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[Peking University Landmark] Shao Yuan

OCT . 14 2020
Peking University, October 14, 2020: Shao Yuan is situated right south of the West Gate of Peking University. With eight buildings, two dining halls and an overall floorage of 38000 square meters, it is home to thousands of Chinese and international students and holds a number of high-level conferences each year. As a window for international exchanges at PKU, Shao Yuan is famous for its rich history and diversified cultures.

  
Shao Yuan, whose original name was Fengyanli, was initially constructed in the 17th Century by Mi Wanzhong, a renowned poet and artist in Ming Dynasty who had a particular taste for traditional Chinese gardens. “Shao Yuan” means “Spoon Garden” in Chinese. Mi intended to take advantage of just a spoon of water among the numerous ponds here to make a charming garden. With bridges and corridors stretching across the ponds, Shao Yuan boasted a beautiful water landscape that resembles typical water towns in Southeast China. Visitors can wander around the garden in a boat in a leisurely mood. A hall with a high ceiling named “Shao Hai” sat at the end of the curving bridges, in front of which lied rocks with strange shapes as well as a few pines. In summer, the ponds were crowded with water lily, hence pervaded with a delicate fragrance. On the east of the Hall sat a house that looked like a stone boat, whose name was “Taiyiye”. If you went further east, you would have seen a bunch of luxuriant bamboos which managed to survive the harsh winters in Beijing.
 
 
In Qing Dynasty, Shao Yuan was rebuilt and renamed as “Hongya Yuan” by Emperor Kangxi (1654-1722). When the British envoy Lord Macartney visited China, the diplomatic corps were accommodated in the royal garden since it was close to Yuanmingyuan Imperial Garden where Emperor Qianlong (1711-1799) dwelt. In 1860 when the Anglo-French Allied Force invaded Beijing, they burnt down the garden along with Yuanmingyuan as it was used to imprison British and French captives. It had become a wasteland until it was purchased by Yenching University, one of the predecessors of Peking University, in the early years of the Republic of China. Since then, Shao Yuan has become part of the campus of PKU.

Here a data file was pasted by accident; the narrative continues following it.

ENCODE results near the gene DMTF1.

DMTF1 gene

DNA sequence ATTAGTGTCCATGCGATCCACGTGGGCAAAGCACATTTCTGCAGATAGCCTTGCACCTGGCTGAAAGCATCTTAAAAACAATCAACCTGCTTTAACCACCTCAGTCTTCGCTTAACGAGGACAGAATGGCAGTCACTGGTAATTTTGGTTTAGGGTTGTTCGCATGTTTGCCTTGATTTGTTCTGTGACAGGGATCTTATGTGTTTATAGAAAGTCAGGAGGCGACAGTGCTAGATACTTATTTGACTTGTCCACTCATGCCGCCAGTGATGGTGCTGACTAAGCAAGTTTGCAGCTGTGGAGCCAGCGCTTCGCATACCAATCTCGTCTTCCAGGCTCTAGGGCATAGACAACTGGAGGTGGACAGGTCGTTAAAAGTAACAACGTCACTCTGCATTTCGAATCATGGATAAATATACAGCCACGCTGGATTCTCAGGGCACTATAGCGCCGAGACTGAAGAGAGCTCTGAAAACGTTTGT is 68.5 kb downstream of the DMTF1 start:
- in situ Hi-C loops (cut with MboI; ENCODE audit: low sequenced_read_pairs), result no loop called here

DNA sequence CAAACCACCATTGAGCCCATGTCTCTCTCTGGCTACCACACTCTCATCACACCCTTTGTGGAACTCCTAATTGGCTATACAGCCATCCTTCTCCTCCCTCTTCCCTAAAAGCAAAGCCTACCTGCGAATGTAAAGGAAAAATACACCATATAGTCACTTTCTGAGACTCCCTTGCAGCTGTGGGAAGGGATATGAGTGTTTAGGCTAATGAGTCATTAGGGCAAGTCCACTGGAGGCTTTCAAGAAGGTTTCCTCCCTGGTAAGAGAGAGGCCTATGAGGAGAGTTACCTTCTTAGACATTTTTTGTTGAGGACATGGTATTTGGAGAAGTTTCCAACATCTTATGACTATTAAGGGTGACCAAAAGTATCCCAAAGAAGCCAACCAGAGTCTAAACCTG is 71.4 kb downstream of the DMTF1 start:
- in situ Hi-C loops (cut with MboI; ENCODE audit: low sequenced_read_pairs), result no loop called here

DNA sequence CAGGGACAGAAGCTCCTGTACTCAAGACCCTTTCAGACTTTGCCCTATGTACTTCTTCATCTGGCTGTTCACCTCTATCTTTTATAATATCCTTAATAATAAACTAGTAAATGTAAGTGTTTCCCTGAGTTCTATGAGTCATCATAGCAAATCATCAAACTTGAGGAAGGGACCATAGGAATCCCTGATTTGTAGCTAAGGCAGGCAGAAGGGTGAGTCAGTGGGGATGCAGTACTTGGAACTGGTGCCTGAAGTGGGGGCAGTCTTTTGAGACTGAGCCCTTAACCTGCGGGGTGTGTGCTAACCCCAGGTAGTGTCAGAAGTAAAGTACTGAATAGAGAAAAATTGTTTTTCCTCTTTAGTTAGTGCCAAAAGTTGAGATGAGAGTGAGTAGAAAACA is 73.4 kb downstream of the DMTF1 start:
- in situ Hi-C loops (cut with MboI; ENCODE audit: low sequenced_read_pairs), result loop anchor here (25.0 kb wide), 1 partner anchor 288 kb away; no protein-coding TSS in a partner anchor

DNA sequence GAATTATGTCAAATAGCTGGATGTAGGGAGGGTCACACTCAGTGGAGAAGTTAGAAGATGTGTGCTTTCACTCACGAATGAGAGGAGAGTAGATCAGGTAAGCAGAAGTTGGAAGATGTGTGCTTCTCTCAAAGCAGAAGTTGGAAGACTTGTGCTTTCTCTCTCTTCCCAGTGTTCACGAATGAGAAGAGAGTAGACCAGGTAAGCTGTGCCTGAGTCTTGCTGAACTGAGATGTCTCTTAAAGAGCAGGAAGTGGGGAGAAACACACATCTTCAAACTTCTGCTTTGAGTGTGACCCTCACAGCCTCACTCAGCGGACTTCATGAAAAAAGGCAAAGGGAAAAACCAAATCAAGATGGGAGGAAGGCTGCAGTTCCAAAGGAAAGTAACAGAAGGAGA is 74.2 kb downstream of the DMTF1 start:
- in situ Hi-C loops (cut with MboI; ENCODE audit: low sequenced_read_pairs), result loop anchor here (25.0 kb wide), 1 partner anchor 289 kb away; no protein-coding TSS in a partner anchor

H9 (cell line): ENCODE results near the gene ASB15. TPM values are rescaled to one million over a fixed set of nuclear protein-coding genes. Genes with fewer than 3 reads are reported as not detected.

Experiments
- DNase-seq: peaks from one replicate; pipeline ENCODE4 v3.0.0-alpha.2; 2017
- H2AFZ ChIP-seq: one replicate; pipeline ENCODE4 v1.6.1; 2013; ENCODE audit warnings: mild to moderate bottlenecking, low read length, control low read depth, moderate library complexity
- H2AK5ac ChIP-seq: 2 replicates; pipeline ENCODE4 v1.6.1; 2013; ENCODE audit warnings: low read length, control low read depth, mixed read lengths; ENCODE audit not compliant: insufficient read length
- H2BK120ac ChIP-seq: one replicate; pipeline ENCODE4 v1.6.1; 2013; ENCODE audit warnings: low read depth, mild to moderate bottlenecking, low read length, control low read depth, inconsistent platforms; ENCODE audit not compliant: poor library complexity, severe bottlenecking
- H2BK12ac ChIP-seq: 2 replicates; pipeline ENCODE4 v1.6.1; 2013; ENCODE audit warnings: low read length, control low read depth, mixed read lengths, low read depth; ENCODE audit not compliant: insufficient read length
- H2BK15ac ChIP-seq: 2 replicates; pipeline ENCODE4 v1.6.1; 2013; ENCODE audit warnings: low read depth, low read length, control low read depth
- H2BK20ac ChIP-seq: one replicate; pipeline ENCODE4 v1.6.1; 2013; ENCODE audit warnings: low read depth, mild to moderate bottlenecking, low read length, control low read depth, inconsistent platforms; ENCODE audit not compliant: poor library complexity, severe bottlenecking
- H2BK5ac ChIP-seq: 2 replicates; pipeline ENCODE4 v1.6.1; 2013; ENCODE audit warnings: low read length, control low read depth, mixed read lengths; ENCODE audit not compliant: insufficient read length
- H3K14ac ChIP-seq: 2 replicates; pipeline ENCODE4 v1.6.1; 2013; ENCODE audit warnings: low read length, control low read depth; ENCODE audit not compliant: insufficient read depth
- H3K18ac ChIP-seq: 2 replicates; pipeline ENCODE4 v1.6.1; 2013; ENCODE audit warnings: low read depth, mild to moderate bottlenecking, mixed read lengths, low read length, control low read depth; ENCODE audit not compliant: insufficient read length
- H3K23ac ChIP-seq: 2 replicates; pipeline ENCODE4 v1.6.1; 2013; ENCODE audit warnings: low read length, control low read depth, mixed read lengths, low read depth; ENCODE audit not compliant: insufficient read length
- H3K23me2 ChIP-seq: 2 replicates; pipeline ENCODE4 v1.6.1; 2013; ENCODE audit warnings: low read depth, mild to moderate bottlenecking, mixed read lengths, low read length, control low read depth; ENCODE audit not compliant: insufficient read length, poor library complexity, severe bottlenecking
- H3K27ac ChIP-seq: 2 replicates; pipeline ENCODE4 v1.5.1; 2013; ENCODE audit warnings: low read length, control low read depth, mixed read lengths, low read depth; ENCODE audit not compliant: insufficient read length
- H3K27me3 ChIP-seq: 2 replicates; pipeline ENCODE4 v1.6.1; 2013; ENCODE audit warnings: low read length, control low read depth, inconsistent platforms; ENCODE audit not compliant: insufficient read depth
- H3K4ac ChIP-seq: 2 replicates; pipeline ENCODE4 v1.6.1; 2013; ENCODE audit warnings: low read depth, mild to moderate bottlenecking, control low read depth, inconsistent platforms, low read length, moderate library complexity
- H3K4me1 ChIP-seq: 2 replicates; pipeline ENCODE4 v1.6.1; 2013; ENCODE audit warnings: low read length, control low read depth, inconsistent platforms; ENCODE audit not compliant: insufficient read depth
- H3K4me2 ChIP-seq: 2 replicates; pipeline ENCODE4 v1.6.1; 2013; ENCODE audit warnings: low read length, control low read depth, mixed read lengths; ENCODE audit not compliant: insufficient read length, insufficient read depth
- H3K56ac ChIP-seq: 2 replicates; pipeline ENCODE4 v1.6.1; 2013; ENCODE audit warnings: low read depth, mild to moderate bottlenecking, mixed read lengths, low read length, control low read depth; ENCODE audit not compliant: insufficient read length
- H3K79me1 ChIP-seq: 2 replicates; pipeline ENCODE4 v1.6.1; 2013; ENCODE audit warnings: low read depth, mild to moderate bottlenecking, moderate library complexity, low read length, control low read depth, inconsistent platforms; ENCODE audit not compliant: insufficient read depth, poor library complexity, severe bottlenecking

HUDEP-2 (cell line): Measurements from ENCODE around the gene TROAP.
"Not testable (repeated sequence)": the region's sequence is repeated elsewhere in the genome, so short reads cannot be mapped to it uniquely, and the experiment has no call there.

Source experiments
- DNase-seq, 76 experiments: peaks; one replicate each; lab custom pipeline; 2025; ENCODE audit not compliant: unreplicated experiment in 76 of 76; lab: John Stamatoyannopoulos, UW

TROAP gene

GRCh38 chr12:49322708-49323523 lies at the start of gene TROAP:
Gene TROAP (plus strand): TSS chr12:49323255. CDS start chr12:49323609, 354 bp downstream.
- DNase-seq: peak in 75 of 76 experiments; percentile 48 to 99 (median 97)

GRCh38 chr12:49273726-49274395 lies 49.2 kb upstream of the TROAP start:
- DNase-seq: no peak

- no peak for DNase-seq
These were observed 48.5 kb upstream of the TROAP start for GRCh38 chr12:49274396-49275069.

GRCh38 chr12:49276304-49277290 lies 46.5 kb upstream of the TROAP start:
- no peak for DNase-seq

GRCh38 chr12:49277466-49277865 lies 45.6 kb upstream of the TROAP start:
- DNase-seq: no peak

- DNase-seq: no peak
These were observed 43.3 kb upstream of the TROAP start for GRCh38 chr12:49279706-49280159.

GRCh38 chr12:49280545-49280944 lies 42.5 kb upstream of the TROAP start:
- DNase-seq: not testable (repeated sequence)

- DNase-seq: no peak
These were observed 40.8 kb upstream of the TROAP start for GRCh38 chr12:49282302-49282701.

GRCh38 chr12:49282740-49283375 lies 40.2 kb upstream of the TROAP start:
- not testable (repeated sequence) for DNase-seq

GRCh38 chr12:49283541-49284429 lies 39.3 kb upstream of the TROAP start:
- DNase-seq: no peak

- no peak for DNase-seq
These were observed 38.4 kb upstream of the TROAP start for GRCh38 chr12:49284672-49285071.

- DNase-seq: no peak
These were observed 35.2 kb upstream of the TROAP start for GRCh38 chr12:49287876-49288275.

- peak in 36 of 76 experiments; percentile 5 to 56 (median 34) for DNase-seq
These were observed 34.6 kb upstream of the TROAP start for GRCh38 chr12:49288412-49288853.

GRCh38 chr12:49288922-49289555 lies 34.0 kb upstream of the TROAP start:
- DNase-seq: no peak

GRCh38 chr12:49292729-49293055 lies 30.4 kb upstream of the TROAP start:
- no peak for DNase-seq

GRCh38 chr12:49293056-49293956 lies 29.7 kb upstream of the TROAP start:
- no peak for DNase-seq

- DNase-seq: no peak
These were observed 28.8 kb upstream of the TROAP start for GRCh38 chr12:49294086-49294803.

In the 1980s, the pavilion, bridges and corridors were restored over the ponds. Pu Jie, the younger brother of the last emperor of China, wrote “Shao Hai” on the horizontal inscribed board of the north pavilion, while the calligraphy “Ying Yun” of Zhao Puchu, a famous modern Chinese calligrapher, is hung on the south one. Meanwhile, rows of building complex, including meeting rooms, hotels, western and Chinese canteens and dormitories for international guests and students, were completed on the former site of Shao Yuan. With a long history of international contacts and a large number of international students and professors living here, Shao Yuan is renowned as the “mini-UN” at Peking University. Shao Yuan is where different cultures and peoples meet and merge.

Nowadays, with a western restaurant, a Chinese restaurant and a student canteen, Shao Yuan is a paradise for gourmets, offering all sorts of delicacies that cater to the taste of PKUers. In addition, as an international conference center and hotel, it accommodates dozens of large conventions and banquets each year. For those who come a long way to Peking University, Shao Yuan will be their first stop, leaving a deep impression with its delicate foods and accommodations.


Walking along the curving corridors and bridges, we can have a glimpse of the elegance and grace of the former royal garden. Closely intertwined with international communication, Shao Yuan will continue to play a pivotal role for Peking University.


Written by: Yu Cong
Edited by: Zhang Jiang, Yan Shengnan
Photo credit to: Lv Chen, Shaoyuan Guest House, Peking University Media Center